We’re halfway through the 2013 NHL regular season, and the Wild find themselves in the eighth and final playoff spot in the Western Conference. With half the season left, can the Wild hang onto a Playoff berth? Or, will they suffer another late-season swoon that causes them to miss the playoffs for the fifth consecutive season?
One way or another the answer to those questions figures to lie in the play of the club’s defensemen and goaltenders down the stretch. With the Wild still struggling to produce consistent offense, their defense has been the major catalyst for their success throughout much of the season. And their defense will be the reason they either make or miss the playoffs, because this club is not going to turn into a goal scoring juggernaut overnight.
So, what better time than the season’s mid-way point to hand out grades to the Minnesota Wild’s defensemen and goaltenders.
Niklas Backstrom- B
Backstrom, in the final year of his contract, is having a solid season between the pipes for the Wild. Backstrom has started in 19 of the Wild’s 25 games this season, thanks in large part to backup goaltender Josh Harding’s battle with M.S.
Despite the larger than expected workload, the Finnish goaltender has shined this year. Backstrom boasts a robust 91.4 save percentage; a svelte 2.29 goals-against-average; and is tied for fifth place in the NHL with 11 wins.
With those solid numbers, plus his reliable, and steady every-night-presence in the net make Niklas Backstrom one of the Wild’s team MVPs so far this season. He will have to continue and even improve upon his play in the second half of the season if the Wild are to make the Playoffs this year.
Jonas Brodin- A
Brodin, a 19-year-old rookie from Sweden, has been absolutely phenomenal in the 22-games he has played with the Wild so far this season. He is playing 22-minutes a night, which places him second amongst all rookies in time spent on the ice.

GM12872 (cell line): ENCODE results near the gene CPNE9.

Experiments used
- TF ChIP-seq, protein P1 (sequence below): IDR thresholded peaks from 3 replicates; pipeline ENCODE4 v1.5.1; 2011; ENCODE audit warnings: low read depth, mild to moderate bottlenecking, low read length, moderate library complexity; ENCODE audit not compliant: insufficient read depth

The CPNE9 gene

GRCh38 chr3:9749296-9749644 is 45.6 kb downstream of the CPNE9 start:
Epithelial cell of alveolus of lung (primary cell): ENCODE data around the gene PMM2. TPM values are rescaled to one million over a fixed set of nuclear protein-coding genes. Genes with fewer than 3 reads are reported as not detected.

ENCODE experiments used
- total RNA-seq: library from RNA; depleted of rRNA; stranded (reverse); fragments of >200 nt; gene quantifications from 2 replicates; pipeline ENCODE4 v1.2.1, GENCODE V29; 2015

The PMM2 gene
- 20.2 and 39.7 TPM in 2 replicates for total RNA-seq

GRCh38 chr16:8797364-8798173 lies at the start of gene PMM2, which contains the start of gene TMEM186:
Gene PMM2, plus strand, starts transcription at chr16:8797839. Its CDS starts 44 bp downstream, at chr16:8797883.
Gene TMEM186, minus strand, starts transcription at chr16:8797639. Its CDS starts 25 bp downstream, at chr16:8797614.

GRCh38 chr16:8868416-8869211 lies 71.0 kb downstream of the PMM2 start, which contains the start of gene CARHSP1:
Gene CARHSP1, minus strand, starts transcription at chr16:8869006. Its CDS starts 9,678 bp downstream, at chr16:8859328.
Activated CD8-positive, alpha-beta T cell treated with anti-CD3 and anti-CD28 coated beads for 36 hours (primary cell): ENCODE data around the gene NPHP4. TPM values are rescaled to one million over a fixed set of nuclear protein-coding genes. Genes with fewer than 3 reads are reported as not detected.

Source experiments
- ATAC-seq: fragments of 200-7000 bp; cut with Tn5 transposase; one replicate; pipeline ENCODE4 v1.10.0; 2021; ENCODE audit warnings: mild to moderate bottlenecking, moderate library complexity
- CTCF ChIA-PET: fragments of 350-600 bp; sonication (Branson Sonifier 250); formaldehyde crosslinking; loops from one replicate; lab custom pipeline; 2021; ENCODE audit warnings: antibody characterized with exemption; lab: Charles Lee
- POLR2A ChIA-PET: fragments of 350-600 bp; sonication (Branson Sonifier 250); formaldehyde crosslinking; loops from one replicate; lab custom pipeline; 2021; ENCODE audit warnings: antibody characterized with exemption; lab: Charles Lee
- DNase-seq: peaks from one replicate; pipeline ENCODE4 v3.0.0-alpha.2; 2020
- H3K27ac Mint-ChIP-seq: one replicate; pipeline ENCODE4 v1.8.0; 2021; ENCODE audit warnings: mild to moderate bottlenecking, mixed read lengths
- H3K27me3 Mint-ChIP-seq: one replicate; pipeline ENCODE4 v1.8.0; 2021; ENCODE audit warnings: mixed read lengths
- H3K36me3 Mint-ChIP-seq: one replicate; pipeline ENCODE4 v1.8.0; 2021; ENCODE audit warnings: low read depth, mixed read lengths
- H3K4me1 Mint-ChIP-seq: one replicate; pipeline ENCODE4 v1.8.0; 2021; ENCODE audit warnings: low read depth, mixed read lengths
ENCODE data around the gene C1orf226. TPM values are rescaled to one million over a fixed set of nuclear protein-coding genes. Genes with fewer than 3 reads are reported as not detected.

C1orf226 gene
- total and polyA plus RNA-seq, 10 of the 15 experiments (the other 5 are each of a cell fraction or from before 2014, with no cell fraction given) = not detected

His hockey smarts and skating ability are both off the charts for any player, let alone a 19-year-old rookie. The plays he makes in his own zone to get the puck out of danger and up the ice are incredible. This kid has the talent to be a Norris trophy winner once he fills out and gains strength, which is the one aspect of his game that he lacks. But with that said, he such an effective skater and smart player that he rarely puts himself in situations where his opponent can line him up for a big hit. I can not wait to see how good this kid is in five years.
Ryan Suter- A–
Suter’s 27.26 minutes played per-game lead the NHL. His 18 points scored place him in a tie for fifth place amongst all NHL defenseman. And to think- most Wild fans thought he was a bust in the first month of the season. Are you kidding me? Of course the guy was going to have a bad plus/minus- he was/is playing almost 30-minutes a game. So, it’s reasonable to think he might be on the ice for a few goals against. Especially, when the team was struggling a bit early in the season.
Now that he is comfortable in his surroundings, he is beginning to produce at almost a point per-game pace. He his undoubtedly the best defenseman the Wild have ever had. And it is not even close.
Clayton Stoner- B
Stoner is having another solid season for the Wild on the back line. He is a plus-2 which leads all of the Wild d-men in the plus/minus category. His style of play is not graceful, but it can be effective. Stoner excels at the defensive aspects of his position. He is sound positionally and an effective poke-checker of the puck.
Jared Spurgeon- B
Spurgeon has excelled for the Wild since coming back from a foot injury that cost him eight-games early in the season. His three goals scored are tied for the team’s lead at the defense position. Spurgeon, despite being undersized, has turned into a solid puck-moving defenseman for the Wild. He is solid defensively, while still managing to be apart of the offensive side of the game at the right time.
Tom Gilbert- C+
Gilbert’s three goals scored have him tied with the aforementioned Jared Spurgeon for the team’s lead amongst defensmen. Meanwhile, he is a team worst -9 in the plus/minus category. Those two stats kind of sum up his up-and-down play at times this season. A more consistent performance from Gilbert down the the stretch run would be a boon for the Wild’s playoff hopes, as the Wild should expect a little more from its second most experienced defenseman.
Justin Falk- C
Falk’s play has been up-and-down this year. And this is not shocking, since he has played that way ever since becoming a member of the Minnesota Wild. At times he looks like he could turn into a solid two-way defenseman; other times he plays like a career minor league. The only thing consistent about Falk; his refusal to use his size night in, night out. Despite that, he has played solid enough in most games that he hasn’t hurt the team’s success single-handily (I’m thinking of you Kyle Brodziak).